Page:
Issue a5 · 2012



In the Garden (june/gnomic unit)


by Monty Reid



And less alone there, a garden is, in short, an open link bent on forming more, ever outward, a line between humans and other species, falling open. . . . 

                                                             —Cole Swenson





1.  June



I made a scarecrow out of an old sweatshirt

with Tyrrell Museum written on it.


And some old Wrangler jeans.

And Kodiak socks.

Some lace-up Sorel workbooks.

A sweat-stained ballcap from the Ottawa Folk Festival.

A pair of ragged canvas gloves from Home Depot.

And Stanfields underwear.


Yes, it’s me, I think

every time I enter the garden.





2.  July



I prefer gnomic to cryptic.


because garden gnomes are supposed to

work happily in the garden at night. 


And we could use some help.


I’d like a gnome molded out of resin, as they are these days

in a miniature form of Mackenzie King.


With a fedora and not the pointy hat

gnomes usually come with.


He could help with the vegetables

unlike the last time around.





3.  August



Gardeners don’t care about your identity

They just care about what you do.


So far, the scarecrow has kept nothing out.





4.  September



The garden gnomes, which I stole from the embassy

are laughing.


The inukshuks, which I stole from the river

are laughing.


The little donkey, which I stole from Kingsmere,

is laughing.


All of the statuary, in all of the gardens

is laughing.







5.  October



Because they have all been stolen


     except for the emperor of gnomes, who remains

     in a Cairo madhouse, according to


they don’t have to worry about their originary selves

and they don’t have to worry about ownership.


They just work here.





6.  November



There is a home-made sundial in the yard

and it’s true, its shadow follows me around all morning


or the light follows me around

and that useless thing just gets in the way.





7.  December



For Christmas Sarah gave me a lightweight gardener’s belt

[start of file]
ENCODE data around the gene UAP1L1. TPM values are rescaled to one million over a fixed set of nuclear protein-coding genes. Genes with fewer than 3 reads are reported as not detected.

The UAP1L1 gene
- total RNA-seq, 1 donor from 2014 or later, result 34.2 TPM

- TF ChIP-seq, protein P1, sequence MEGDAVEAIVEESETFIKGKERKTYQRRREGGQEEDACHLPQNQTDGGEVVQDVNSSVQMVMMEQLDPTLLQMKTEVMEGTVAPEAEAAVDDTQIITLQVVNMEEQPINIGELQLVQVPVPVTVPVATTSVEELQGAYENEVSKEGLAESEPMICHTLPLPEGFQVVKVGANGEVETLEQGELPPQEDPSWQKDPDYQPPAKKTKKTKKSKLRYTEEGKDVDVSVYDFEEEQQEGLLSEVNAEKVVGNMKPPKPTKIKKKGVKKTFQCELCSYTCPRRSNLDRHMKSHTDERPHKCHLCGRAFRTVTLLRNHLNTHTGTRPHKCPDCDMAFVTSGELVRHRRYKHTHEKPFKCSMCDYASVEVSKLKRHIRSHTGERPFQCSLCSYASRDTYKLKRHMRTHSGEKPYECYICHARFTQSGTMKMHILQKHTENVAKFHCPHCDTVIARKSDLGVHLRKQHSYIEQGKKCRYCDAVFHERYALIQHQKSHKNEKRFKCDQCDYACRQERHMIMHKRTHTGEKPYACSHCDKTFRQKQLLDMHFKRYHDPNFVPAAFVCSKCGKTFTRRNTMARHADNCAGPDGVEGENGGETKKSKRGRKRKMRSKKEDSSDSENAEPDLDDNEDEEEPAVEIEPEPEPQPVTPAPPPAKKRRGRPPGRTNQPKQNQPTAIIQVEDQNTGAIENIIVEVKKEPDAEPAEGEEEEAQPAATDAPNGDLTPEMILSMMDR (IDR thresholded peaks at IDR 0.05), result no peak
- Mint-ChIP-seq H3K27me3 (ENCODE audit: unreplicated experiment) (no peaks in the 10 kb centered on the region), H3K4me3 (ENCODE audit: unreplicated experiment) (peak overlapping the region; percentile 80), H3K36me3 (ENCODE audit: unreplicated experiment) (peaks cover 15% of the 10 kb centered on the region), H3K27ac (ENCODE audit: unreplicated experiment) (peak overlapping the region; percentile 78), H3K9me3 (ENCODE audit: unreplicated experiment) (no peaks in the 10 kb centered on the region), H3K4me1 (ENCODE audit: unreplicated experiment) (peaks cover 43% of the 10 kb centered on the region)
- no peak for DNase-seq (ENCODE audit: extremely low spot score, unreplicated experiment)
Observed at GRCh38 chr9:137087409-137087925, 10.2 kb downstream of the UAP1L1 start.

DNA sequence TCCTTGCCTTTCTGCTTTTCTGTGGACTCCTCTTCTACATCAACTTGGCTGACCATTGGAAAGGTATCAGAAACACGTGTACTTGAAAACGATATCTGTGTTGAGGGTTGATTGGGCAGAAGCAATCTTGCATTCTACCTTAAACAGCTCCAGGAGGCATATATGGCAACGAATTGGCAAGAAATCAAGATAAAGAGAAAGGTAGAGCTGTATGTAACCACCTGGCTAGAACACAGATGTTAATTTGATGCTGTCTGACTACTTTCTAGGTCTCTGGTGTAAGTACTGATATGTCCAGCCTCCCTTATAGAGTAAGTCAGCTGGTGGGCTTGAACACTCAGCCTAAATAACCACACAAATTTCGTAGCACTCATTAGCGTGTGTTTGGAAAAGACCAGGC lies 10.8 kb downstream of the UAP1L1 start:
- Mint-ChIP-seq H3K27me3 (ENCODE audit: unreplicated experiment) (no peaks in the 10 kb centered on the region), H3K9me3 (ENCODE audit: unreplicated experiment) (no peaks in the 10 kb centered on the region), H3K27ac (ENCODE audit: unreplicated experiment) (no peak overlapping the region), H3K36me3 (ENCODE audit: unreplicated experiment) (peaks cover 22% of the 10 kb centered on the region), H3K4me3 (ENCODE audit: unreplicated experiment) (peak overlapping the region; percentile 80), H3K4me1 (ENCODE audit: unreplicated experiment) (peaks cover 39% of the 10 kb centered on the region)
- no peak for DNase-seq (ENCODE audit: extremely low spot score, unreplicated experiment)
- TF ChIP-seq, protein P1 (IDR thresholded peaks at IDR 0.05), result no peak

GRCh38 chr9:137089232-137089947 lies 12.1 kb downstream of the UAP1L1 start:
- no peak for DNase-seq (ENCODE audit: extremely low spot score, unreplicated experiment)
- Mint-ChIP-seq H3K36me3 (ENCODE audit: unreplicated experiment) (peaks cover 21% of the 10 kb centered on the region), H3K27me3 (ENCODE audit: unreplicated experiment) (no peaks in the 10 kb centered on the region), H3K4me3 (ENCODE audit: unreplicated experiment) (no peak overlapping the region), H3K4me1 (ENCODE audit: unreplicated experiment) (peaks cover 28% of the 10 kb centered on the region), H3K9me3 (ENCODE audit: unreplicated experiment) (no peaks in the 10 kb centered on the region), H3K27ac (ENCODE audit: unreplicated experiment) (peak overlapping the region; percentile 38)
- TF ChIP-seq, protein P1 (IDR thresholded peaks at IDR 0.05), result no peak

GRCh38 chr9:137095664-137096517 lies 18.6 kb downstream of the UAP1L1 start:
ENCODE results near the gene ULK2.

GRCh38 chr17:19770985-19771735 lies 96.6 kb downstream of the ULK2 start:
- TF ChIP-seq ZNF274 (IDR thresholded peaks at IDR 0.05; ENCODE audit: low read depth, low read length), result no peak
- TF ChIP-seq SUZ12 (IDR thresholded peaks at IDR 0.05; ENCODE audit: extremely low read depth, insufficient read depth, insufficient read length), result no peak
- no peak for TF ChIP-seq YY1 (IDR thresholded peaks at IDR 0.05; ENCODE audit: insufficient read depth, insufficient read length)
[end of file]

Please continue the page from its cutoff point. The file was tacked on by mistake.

from Lee Valley I suspect.


It’s made of non-degradeable synthetic fabric with big

polished grommets and green trim.


It has one large pocket for seeds

and three smaller mesh pockets for shears and string


and whatever else a gardener might need to carry

to the place where the codes are scattered.


I tried it on right away.  I strode around the house

like I was planning something.


After I took all my clothes off.

And it fit. 





8.  January



The first day of the new year

Is dull and grey.  Fog hangs on the black branches.


Narratives in tatters.

Narratives in taters, more like it.





9.  February



The gnomes are sleeping underground.

In the luvisol, in saline or calcareous material

mixed by earthworms.


Have they murdered their daughters?

No, no, the daughters are running the show.


Wouldn’t you, after a party like that?





10.  March



The toad lived under a plank beside the garbage can.

He rarely came out, and when he did he hated the gnomes

and their political correctness.


He would pass slowly over the garden

and note, with some jaundice,  the major changes.


He was convinced that whatever starts out in language

ends up as pure bureaucracy, and the gnomes

were just there to give the bureaucracy

a more human face.


The gnomes, he said, have endless paper

but no memory.


Nonetheless, neither the toad or the gnomes

have been able to abandon the garden.





11.  April



Ah, the cruelest month

and it keeps coming back.


It substitutes a series of degraded words

for the formal languages.


Instead of those abstracted gardens

and their strap-on romances.


It has radishes, a lot

of radishes.





12.  May



I waited til May

to try the new gardener’s belt.


In the field, I mean.


Just the belt and some garden boots.


Spring moonlight, and the garden gnomes

nowhere in sight. 


So you’ll just have to take this word for it.













Monty Reid is a Canadian poet living in Ottawa.  His most recent books are The Luskville Reductions (Brick) and Disappointment Island (Chaudiere).  Recent chapbooks include Site Conditions (Apt 9), Sweetheart of Mine (BookThug) and other units of the In the Garden sequence from Laurel ReedBooks, above/ground press and others.  His online work can be found at Dusie, elimae, ottawater, experiment-o and others, and recent print work can be seen in Event, The Malahat Review, Arc and elsewhere.